Supporting Polio Eradication with Pléiades Satellite Imagery

Supporting Polio Eradication with Pléiades Satellite Imagery

Reaching every household in Nigeria

In September 2015, the World Health Organization announced that there had been no cases of wild poliovirus in Nigeria since 24 July 2014 and a full 12 months had subsequently passed without any new cases. That is extremely good news. Nigeria was one of the world’s three remaining polio-endemic countries and 122 new polio cases were identified in 2012. To achieve full eradication, a fast and exhaustive vaccination programme was implemented. To reach every child in the country, the campaign was optimised using Pléiades satellite imagery. Mapping settlements based on that imagery fostered more efficient organisation of the massive deployment of health professionals.

(By Frédérique Coumans, contributing editor, GIM International)

Polio, or infantile paralysis, was claiming many victims in Nigeria. As part of the Global Polio Eradication Initiative various non-government organisations (NGOs) put their weight behind a large-scale vaccination campaign, since every child needed to be vaccinated in order to put an end to the virus once and for all. eHealth Africa, an NGO that is headquartered in Nigeria and works across West Africa, came up with a plan to improve the effectiveness of the vaccination campaigns of UNICEF, the World Health Organisation (WHO) and the Nigerian government based on geoinformation technology. This was the challenge undertaken by Airbus Defence and Space and GIM, a Belgian company specialised in processing very-high-resolution imagery for urban applications, in partnership with eHealth Africa.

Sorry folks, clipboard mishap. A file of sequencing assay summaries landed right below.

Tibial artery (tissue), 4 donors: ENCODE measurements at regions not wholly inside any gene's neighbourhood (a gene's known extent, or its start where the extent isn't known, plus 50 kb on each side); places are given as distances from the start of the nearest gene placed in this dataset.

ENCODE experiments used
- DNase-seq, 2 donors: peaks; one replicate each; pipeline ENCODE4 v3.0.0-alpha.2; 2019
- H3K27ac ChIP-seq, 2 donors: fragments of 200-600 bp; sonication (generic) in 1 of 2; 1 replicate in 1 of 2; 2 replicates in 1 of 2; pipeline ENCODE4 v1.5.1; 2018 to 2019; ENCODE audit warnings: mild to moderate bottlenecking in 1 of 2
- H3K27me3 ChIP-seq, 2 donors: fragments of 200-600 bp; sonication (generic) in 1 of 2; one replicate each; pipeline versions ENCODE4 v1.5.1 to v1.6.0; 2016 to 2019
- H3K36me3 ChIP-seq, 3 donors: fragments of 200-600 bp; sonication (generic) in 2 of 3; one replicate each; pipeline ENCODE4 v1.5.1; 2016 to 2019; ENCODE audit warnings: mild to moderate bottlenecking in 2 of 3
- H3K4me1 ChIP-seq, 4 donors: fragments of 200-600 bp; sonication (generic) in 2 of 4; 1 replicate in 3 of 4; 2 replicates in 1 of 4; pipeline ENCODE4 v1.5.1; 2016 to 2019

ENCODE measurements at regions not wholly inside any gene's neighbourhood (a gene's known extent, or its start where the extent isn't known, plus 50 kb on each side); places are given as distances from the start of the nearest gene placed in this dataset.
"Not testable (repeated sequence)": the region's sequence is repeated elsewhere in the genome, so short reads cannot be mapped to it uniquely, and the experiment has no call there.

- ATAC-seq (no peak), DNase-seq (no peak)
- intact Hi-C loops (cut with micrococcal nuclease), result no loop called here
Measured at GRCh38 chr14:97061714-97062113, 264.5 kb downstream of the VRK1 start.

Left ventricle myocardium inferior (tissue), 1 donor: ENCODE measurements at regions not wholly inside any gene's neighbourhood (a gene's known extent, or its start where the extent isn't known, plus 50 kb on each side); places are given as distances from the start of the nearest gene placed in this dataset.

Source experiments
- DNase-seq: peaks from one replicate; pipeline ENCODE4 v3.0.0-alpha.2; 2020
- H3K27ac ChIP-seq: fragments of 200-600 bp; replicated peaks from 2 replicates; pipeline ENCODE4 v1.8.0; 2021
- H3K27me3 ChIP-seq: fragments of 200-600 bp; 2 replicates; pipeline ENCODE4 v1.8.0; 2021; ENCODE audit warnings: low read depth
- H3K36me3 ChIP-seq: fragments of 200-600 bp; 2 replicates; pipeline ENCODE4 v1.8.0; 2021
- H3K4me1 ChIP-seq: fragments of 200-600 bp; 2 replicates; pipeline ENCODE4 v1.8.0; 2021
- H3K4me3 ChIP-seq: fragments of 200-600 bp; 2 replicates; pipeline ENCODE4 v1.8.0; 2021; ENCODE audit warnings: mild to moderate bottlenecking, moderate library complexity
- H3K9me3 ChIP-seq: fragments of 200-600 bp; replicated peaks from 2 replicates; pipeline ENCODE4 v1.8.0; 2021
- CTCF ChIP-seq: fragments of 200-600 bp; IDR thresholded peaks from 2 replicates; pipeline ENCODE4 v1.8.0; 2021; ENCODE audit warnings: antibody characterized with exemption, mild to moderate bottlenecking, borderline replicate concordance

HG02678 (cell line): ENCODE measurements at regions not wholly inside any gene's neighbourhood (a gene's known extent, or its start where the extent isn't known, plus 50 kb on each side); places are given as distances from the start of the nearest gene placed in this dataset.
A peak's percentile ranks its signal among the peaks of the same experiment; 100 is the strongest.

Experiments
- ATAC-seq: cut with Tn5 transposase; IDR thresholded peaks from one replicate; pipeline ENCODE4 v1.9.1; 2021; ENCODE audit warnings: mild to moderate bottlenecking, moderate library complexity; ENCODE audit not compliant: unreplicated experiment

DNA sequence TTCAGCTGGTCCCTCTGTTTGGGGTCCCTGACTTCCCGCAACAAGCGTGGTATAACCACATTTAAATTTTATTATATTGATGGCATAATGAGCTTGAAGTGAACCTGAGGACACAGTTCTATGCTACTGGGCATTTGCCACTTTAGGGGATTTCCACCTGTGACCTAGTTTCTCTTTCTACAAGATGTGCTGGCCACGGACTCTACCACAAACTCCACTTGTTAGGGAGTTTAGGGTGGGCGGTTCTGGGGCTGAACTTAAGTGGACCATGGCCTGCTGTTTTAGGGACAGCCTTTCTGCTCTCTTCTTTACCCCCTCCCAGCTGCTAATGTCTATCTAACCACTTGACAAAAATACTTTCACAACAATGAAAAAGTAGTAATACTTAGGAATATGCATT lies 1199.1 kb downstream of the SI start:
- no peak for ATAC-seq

GIM was commissioned by eHealth Africa to map the whole of the Nigerian states of Kaduna and Bauchi. The vast area, comprising 100,000km², posed a huge challenge, as did the great morphological diversity of the features that needed to be automatically extracted from the images: urban areas, villages and settlements, paved roads and paths, waterways, lakes, etc.

Project partner Airbus Defence and Space was able to cover the whole area in record time. The very-high-resolution satellite imagery from Pléiades served as a basis for mapping the various features automatically using object-based image analysis (OBIA) techniques. eCognition software was used to complete the work in the space of less than six months.

Cloud-free image

The Pléiades constellation is meant to maximise coverage in cloudy areas despite poor weather conditions, which was the case in Nigeria. In a record time of one month, the first cloud-free cover of an area measuring 50,000km² was collected by Pléiades. This was then extended to a total of 225,000km².